PLYMOUTH, MASSACHUSETTS (September 11, 2006)—Had we been on another planet, we could not have seemed farther from the real world and the real truth than we were right now, in this empty New England town where something called the Mayflower II looked far too spiffy for a ship that had changed the course of history.
The town is spiffy, too, as if the fathers and mothers of this particular slice of Commonwealth required at least a nod to the inherent uncleanliness of history. Today, five years after the big boom, nothing has changed here. There was nothing and no one to see—no brass band, no local fireman playing taps in homage to the skyscrapers and the planes that came tumbling down in a new kind of history, one our forefathers and foremothers would never understand any more than destroying a village to save it. The only sign of an event of any kind was a heavy metal band blaring away down the avenue with almost no one watching.
The only sign of life were runners running along the waterfront in “Plymouth” T-shirts—for Plymouth State, or so I assumed. But I wondered how in God’s name we had ended up here, with the Mayflower II, on a day when I wanted to think of catastrophe at a safe distance. In a day that was all about America we had somehow landed, without a plan, at the one place where it had all began.
Life is funny that way. We had seen the stray reporter on a television in a bar room saying something about 9/11 that had been said about a million of times before. We ignored him, and instead of commemorating the dead we took the Nantucket Regional Transit Authority (NRTA) bus from the town to Siasconset, the most remote part of that remote island. One of the stops was called Lover’s Lane. Another one was at the airport. It was easy not to pay too much attention when you could look at shingles and greenery and how pretty it all looked in the near-fall sun.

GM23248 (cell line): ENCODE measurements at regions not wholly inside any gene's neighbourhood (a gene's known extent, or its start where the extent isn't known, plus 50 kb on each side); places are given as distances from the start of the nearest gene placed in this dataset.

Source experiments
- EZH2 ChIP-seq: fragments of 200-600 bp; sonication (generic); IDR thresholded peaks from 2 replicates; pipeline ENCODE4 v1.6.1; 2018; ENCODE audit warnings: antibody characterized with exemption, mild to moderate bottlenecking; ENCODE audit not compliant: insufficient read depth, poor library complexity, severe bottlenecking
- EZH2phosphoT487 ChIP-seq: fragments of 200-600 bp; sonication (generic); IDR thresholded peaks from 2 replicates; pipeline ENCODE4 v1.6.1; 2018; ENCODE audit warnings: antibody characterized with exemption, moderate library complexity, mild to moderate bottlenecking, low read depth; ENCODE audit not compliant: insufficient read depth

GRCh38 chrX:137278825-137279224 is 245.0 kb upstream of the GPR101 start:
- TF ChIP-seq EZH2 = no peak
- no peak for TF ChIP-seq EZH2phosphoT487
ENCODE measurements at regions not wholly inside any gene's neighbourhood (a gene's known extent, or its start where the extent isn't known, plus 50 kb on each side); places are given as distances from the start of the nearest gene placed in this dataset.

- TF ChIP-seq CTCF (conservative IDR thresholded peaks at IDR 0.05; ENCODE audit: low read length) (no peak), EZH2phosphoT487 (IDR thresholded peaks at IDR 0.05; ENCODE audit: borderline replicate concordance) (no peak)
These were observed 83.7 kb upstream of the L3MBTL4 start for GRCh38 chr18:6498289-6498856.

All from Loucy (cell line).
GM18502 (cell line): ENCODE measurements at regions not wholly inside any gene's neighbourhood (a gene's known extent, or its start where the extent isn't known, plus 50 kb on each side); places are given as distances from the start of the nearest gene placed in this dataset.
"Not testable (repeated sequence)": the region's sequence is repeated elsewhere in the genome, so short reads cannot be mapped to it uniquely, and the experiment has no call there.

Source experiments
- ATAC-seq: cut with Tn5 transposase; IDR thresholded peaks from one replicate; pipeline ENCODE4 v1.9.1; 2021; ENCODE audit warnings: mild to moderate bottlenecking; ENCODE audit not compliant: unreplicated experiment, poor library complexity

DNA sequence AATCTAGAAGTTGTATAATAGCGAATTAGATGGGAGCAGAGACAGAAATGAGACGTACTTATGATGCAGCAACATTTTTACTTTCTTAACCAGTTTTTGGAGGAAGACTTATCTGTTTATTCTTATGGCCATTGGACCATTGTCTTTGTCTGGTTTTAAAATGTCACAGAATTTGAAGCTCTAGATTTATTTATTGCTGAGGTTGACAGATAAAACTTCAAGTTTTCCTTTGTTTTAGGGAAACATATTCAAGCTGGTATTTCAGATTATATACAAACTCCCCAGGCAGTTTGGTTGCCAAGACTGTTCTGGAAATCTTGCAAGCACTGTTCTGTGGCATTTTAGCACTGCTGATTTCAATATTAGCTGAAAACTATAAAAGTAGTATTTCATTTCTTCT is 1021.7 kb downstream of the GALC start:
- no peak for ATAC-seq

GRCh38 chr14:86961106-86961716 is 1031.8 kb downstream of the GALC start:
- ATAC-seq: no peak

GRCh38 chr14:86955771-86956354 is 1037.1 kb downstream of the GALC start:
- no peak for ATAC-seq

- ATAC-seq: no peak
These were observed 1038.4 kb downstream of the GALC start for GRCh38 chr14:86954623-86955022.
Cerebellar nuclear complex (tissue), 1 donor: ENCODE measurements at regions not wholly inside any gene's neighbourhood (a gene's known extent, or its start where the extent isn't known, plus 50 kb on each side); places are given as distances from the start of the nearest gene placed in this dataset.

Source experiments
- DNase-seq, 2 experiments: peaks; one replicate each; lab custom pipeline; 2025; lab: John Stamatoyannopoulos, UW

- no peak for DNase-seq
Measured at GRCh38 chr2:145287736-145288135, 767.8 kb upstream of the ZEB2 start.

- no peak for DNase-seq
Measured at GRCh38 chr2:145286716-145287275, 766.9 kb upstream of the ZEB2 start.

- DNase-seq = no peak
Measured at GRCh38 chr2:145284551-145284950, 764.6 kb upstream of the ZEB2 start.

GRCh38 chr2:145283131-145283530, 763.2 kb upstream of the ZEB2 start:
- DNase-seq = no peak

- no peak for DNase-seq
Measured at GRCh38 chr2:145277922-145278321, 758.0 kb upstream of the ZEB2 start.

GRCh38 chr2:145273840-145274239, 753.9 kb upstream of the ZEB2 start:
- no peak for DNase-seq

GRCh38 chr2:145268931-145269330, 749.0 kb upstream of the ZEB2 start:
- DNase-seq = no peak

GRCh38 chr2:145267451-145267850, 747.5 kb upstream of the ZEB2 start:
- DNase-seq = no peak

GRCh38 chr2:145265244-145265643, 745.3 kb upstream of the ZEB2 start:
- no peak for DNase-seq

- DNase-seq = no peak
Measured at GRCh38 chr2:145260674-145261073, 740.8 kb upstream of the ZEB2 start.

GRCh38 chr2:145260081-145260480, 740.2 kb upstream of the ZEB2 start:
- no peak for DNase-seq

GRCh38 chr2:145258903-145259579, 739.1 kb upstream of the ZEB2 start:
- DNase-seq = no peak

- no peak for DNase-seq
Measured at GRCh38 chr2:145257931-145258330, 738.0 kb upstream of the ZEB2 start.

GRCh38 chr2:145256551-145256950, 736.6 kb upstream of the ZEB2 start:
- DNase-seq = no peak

But the bus had one of those moving text messages at the front, like superscript, and after it said the next stop was Lover’s Lane, it would say “September 11, 2006, 11:17 AM”—and you had to wonder exactly what was happening at that moment five years ago. And then it said “September 11, 2006, 12:06 AM”—and it kept going on and on like that for all the way out and all the way back, and there was no way not to think hard about what had happened..
In Sconset we had the chance to watch the sea and think of the whalers coming back with blubber and scrimshaw to the widows who walked and waited for them. On the beach at Sconset there was nothing between Fortress America and England except endless, indefatigable ocean.
We wanted to see Ocean-Spray bogs rather than Plymouth proper, but we kept going and there was Plymouth and the replica of the small, famous boat lolling on the dock like a sequel. There were no extra security measures here and the Mayflower II did not seem to be at risk. But there was still the rock to be seen—the famous Plymouth Rock where the Pilgrims landed and begat what we have become.
The rock is in a kind of cage along the waterfront and is not much bigger than a breadbasket, so small you can’t help but feel America would never amount to much. On the other hand, the rock is still standing—and so are we.